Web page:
|101-007| Why is it important to teach pronunciation?

Hello Exam Seekers,

Today’s post focuses on something that most people – and even teachers – take for granted:


If you think about all the skills you usually learn in a language course – listening, speaking, reading, writing, vocabulary, grammar, functions, and pronunciation – perhaps the one you will remember less of learning is pronunciation.

You might remember the teacher interrupting you or your peers to correct a word or a phrase spoken in the wrong way. However, do you actually remember a whole lesson focused on teaching you pronunciation?

Well, this should not be the scenario of a language course, mainly because learning about pronunciation features and having pronunciation lessons are likely to be as important as any other skill you learn in a course.

‘If you’re not teaching pronunciation, you’re not teaching English’

Sandy Milin

Still, why is pronunciation such a neglected skill after all?

People tend to think that teaching pronunciation is the easiest thing to do. After all, it is not neglected since you always write the words that the students spell incorrectly on the side and spare some minutes of your lesson to correct their pronunciation, right? Are you sure that this is teaching pronunciation?

Perhaps people still underestimate the importance of teaching pronunciation features because they don’t really know that it will make learning the English language easier since many rules and patterns can be established to make fluency and accuracy in pronunciation more achievable than it may seem.

Take a Piss Take a Piece Misunderstanding
Take a Piss/Piece

On the other hand, it might be because it takes a lot of preparation to deliver a pronunciation lesson. You need to think about language analysis carefully, decide on the aspect you want to focus on, and how you will contextualize it to students. Nevertheless, this type of preparation is something that pretty much all lessons should have, right?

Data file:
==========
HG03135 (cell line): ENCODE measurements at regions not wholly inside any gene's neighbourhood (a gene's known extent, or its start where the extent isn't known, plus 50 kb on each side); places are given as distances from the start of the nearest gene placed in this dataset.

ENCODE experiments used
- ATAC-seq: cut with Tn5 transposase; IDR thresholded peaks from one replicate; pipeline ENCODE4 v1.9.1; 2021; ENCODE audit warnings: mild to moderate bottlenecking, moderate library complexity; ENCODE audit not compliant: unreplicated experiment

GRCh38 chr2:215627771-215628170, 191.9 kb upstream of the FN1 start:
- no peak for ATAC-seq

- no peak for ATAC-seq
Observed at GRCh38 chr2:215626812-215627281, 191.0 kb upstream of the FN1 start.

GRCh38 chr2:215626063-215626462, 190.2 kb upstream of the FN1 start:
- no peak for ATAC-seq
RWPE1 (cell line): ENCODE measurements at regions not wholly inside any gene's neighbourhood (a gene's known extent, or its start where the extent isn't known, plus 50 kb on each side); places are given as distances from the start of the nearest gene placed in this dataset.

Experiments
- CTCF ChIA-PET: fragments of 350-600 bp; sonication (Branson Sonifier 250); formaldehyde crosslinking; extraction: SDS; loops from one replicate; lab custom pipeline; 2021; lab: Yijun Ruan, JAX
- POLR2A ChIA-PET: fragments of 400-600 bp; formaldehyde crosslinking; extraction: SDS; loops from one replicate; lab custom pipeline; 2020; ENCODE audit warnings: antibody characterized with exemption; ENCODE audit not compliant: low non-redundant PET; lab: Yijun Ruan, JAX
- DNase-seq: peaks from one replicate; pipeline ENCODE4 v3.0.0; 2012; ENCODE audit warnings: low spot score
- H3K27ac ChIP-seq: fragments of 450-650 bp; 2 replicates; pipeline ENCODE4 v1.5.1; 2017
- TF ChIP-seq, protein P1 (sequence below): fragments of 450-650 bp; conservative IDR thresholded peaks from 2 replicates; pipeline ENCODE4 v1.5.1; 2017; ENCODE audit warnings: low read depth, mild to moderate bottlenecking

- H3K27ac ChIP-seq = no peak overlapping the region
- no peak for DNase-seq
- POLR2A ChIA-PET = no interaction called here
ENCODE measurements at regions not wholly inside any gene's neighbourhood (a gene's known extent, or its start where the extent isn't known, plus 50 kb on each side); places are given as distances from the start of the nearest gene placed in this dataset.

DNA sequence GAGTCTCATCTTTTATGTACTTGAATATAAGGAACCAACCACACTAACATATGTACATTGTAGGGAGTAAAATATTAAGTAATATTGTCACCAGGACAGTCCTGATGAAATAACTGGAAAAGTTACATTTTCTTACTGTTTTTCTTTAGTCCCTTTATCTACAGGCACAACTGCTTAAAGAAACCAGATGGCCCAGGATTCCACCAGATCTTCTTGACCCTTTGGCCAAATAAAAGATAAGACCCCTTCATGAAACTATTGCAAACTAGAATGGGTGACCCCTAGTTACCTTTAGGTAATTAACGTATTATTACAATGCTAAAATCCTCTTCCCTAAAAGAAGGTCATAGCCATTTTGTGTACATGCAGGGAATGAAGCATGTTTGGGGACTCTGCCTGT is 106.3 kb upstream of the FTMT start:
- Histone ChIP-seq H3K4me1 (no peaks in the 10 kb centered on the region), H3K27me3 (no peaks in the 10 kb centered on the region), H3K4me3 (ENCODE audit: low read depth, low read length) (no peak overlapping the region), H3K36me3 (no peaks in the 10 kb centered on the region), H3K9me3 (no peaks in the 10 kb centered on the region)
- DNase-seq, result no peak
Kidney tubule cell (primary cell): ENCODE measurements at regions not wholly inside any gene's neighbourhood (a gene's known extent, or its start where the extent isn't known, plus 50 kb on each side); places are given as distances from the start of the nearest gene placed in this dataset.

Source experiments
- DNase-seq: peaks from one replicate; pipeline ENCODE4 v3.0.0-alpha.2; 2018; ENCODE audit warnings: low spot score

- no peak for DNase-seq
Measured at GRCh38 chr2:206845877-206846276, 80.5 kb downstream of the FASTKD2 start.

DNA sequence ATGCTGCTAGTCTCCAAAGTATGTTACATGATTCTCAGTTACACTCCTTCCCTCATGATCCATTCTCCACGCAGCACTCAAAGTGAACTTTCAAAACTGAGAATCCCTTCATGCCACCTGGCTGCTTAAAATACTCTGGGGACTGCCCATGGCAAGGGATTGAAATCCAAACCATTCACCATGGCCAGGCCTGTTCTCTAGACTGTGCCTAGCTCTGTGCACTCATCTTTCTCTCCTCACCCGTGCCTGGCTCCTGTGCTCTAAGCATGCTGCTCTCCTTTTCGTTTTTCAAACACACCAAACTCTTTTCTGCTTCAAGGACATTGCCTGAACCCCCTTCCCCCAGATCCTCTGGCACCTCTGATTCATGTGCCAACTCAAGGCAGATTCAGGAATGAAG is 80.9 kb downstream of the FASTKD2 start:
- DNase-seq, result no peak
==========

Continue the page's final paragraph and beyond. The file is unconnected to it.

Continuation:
More than teaching students how to pronounce isolated words, teachers can work at the sentence level and help students develop their listening skills. When teachers neglect to point out these aspects, they miss the opportunity to raise students’ awareness and make them more independent of their own learning and compromise the development of the learners about communication in a broader sense.

Just so you know, some of the features that can be incorporated into a class are:

  • Word stress;
  • The phonemic chart;
  • Intonation;
  • Sentence stress;
  • Connected speech;
  • Minimal pair;
  • Pausing;
  • Chunking;
  • Rhythm;
  • Suffixes and affixes – and the rules there are for stress.

I usually deal with pronunciation by combining it with listening. There are other ways you can do it, though. For instance, you can

  • work on pronunciation with all new lexis;
  • integrate it with your lessons;
  • use chants, clapping, and songs;
  • say the word in different ways, and use exaggeration;
  • use games, tong twisters, and limericks;
  • ask students to record themselves;
  • use different colored pens, dots, connections, arrows.

There is also the IPA (International Phonetic Alphabet). Make sure you use it with your students to reinforce the different sounds they hear and pronounce. It might scare some teachers, but it is a great alley when teaching pronunciation.

Pronunciation chart

Here is a list of online tools to help you work with/teach pronunciation:

And here is a list of books focused on working with pronunciation (if you want to get these books in Brazil, I’ll leave the links at the bottom of the page, the links below are for purchases abroad):

One last thing, Adrian Underhill, is a world-renowned ELT Consultant and Trainer, who takes a practical approach to teaching pronunciation in this video from Macmillan ELT. You will learn new ways to help your students work on English sounds, words and connected speech. Take a look:

Adrian Underhill on Successful Pronunciation 1 (Macmillan) 1/4 video

I will talk more extensively about all these features soon. Especially because teaching pronunciation is part of teaching speaking in the ICELT course. Stay tuned! However, if you are still in doubt if you should teach pronunciation or not, watch this video:

Taken from Sandy Milin’s Pronunciation- What, Why, When, How?

Now, what about you? How do you deal with pronunciation in your lessons? Share in the comments below.


That’s it for today! Please like the post and follow the blog on:

You can also listen to this post at Anchor!!!

Have a great week,
Patricia Moura


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One comment

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